Microsoft Project, one of the most focused of the Office applications, can help you track the progress of your tasks, determine the resources they’ll require, and allow you to show others the status of your projects. In this article, we’ll examine how to assign resources to your tasks.
This article is the third of four articles running in IT Manager and IT Consultant designed to provide an introduction to this popular project management solution. Part one, “Microsoft Project tutorial: Duration and task types,” and part two, “Microsoft Project tutorial: Building your plan,” are also available online.
How do I assign resources?
Once you have determined your tasks, your estimates, and your dependencies, the next step in building your project plan is to assign resources. Resources are the “entities” that will be doing the work on your project. Most often, resources are people, but they can also be machines, rooms, or equipment.
One easy way to assign resources is from the Task Details form. Figure A shows how you can select resources from a drop-down list right in the form.
Just click into the Resource Name field and select the resource you want to assign from the list. Then, enter the Units value and the Work value you want for this assignment and click OK.
This method is the safest way to assign resources in Project because it allows you to enter the Units and Work for an assignment before the values are applied to the task. Sometimes when you enter the Units or Work for an assignment, the other values can become different than what you expect. This is often caused by a misunderstanding of what Project is doing when it changes this data.
You can sometimes make it worse when you try to change the data back to what you think it should be. This can create a “seesaw” effect, in which the values never equal what you intended. Using the Details Form, you can set the Units and Work values at the same time.
Repeat the above process for each task until you have assigned the resources you know will be working on your tasks at the levels you feel they should be working. The next step will be to make sure that your resources are not working more hours than they are available to work.
One of the most difficult things to do when planning a project is resolving the inevitable overallocation of resources. When assigning your resources, you will likely assign too many hours of work for a given period.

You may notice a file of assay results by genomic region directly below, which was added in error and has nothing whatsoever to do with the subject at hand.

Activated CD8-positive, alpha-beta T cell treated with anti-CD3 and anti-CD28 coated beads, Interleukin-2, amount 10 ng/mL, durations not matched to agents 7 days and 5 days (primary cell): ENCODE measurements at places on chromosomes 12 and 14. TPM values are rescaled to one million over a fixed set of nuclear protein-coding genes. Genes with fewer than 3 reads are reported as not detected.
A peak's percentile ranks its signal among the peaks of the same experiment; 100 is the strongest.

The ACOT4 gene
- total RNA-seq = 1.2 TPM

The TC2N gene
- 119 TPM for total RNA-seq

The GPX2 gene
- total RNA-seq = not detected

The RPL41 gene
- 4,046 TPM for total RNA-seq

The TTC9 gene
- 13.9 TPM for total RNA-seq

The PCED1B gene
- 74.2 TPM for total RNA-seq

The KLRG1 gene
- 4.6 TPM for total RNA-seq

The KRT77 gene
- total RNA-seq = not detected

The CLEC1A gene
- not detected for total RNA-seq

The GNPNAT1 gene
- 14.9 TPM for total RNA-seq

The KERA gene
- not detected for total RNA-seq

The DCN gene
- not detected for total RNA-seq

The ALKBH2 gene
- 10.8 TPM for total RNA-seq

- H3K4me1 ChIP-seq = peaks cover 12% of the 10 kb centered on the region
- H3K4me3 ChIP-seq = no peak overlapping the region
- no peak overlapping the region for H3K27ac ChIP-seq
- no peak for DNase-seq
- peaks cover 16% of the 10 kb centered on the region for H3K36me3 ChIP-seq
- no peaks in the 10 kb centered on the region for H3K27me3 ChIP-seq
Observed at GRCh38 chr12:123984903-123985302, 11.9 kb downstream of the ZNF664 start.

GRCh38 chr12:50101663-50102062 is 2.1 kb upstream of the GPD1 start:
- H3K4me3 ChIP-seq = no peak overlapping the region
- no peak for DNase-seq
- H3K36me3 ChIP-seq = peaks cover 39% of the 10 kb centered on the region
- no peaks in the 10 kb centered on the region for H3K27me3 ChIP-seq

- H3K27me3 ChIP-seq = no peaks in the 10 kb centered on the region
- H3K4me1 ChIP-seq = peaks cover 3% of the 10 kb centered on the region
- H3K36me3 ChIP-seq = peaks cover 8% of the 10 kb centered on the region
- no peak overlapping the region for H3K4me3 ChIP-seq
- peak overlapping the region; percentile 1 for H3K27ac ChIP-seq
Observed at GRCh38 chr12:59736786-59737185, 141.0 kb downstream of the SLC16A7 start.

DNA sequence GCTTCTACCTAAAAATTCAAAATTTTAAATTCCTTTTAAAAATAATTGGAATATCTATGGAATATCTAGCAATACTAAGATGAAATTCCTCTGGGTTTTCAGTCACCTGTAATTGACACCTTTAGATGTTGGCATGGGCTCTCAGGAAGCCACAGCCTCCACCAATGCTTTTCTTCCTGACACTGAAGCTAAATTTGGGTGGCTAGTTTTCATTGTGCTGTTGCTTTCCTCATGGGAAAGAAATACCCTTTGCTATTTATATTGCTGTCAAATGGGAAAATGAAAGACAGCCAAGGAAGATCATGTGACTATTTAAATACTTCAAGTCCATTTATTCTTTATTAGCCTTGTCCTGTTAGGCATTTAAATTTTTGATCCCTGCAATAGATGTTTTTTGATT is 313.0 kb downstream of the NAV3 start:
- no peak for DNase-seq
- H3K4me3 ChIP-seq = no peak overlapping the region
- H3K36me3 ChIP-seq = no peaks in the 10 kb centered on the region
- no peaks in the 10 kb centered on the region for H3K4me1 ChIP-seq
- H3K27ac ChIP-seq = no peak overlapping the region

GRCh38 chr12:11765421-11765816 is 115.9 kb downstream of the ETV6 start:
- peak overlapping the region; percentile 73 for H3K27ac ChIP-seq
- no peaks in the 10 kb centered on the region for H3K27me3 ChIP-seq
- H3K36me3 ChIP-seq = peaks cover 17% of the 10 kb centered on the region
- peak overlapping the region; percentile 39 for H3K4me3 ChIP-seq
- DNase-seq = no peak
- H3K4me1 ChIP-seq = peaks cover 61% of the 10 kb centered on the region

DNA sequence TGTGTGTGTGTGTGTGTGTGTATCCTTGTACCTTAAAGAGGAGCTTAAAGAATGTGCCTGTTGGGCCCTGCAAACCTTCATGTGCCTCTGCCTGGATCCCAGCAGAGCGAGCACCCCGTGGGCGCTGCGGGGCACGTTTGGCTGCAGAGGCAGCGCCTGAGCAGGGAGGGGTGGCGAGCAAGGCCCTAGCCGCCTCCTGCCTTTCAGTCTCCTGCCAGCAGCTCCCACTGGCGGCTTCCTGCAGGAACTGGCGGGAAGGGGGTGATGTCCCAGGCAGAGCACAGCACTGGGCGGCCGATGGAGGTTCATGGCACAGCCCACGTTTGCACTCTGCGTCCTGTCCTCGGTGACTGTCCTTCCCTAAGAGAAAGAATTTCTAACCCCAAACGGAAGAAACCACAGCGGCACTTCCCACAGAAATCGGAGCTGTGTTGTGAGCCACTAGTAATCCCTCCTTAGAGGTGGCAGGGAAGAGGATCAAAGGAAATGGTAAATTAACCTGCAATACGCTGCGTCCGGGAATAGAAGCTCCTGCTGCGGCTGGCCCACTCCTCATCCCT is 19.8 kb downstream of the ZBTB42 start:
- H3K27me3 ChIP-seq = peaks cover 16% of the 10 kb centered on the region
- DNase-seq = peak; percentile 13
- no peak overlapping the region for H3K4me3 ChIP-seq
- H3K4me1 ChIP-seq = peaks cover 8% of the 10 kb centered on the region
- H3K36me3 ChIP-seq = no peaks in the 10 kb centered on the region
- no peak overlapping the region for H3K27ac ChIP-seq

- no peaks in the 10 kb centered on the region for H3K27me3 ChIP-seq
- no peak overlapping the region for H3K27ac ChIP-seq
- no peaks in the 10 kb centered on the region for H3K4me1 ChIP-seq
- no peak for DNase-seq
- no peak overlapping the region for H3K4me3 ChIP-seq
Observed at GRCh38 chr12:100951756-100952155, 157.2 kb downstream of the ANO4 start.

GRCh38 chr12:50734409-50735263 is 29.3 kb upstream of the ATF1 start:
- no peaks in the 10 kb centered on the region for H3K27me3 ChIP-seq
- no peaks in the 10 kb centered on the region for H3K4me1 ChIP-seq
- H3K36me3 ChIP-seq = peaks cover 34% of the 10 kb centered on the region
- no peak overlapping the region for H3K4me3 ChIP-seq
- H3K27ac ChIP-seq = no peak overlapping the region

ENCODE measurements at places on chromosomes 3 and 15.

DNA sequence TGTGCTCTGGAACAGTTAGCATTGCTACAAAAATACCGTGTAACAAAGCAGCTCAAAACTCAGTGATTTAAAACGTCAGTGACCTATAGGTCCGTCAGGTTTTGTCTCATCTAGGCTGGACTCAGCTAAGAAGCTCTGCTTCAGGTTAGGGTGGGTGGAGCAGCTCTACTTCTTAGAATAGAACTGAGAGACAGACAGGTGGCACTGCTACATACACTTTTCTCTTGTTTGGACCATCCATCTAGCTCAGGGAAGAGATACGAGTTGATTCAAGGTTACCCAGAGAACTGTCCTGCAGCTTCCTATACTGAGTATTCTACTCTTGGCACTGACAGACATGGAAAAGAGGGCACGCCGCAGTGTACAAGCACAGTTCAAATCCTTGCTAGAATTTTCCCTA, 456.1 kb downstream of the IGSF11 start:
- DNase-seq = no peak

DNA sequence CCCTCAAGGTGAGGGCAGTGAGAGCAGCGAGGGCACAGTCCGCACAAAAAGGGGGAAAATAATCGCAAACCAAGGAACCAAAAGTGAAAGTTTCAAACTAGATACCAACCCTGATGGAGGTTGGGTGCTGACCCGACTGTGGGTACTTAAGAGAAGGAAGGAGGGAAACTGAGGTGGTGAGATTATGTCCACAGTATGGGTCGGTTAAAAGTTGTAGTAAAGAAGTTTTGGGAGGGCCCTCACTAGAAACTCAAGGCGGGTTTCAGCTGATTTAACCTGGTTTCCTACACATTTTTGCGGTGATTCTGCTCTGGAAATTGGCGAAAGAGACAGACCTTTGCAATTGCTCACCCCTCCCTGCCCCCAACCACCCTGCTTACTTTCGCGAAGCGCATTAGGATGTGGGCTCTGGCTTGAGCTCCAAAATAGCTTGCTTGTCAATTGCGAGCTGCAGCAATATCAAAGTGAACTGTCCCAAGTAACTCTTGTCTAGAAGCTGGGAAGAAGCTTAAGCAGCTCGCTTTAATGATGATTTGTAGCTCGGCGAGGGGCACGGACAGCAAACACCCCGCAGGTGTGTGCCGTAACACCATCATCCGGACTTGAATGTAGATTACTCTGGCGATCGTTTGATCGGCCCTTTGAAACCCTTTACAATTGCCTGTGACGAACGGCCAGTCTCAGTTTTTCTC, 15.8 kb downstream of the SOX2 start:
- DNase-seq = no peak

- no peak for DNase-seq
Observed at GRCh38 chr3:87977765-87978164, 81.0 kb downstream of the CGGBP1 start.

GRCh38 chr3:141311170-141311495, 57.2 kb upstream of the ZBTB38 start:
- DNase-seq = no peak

For example, you might assign “Steve” to work five hours on Task One and six hours on Task Two on the same day, yet Steve only works an eight-hour day. This is an obvious overallocation, since Steve has been scheduled to work three hours more than he is available.
Project provides you with several tools to help you identify resource overallocations. One of the best is the Resource Allocation View. This is a combination view (see Figure B) that displays the Resource Usage view in the upper pane and the Gantt chart view in the lower pane. When you select a resource in the upper pane, you will see only those tasks to which that resource is assigned in the lower pane.
The overallocated resources are shown in red. Selecting Resource One shows the tasks to which that person has been assigned. You can then move the Gantt bars around to see what effect the movement of tasks has on allocation levels. But remember that when you do this, you are moving the entire task, not just the resource’s assignment. When dealing with numerous tasks, a better way to move them is to add the Leveling Delay field to the upper pane.
To illustrate how Leveling Delay can be used to resolve an overallocation, we’ll add one day of leveling delay to Resource One’s assignment on Task One. Figure C shows the effect of adding this delay to this assignment.
Notice that Resource One is no longer overallocated. Adding one day of delay to this assignment inserted one day of 0 Work at the start of the assignment, pushing Resource One’s work out one day. This reduced the number of hours assigned to Resource One on Monday to eight (for Task Four) and moved the eight hours for Task One out to Tuesday.
This delay for the assignment is also visible in the lower pane on Monday in the form of the blue dotted line drawn from the original, or pre-leveled, start and the new post-leveled start.
This is classic manual leveling. It gives you the most control over how overallocations are resolved, but it can be time-consuming. Project also offers a Leveling feature that will use special algorithms to attempt to resolve such overallocations.
Though leveling is not perfect—it cannot consider all the factors of your project—it can be a useful tool for showing you possibilities. (For more information on leveling, check the Microsoft Project home page.)
Assigning resources to your tasks is what lets Project help you manage your project—otherwise, you’re left with only a list of tasks and no direction. Without this, all you have is just a task list. Once you assign resources, you enable Project to warn you of potentially damaging overallocations.
Project will also track your progress so that you can see if your plan is truly realistic. We’ll cover how Project tracks your plan’s progress in the final installment of this series.
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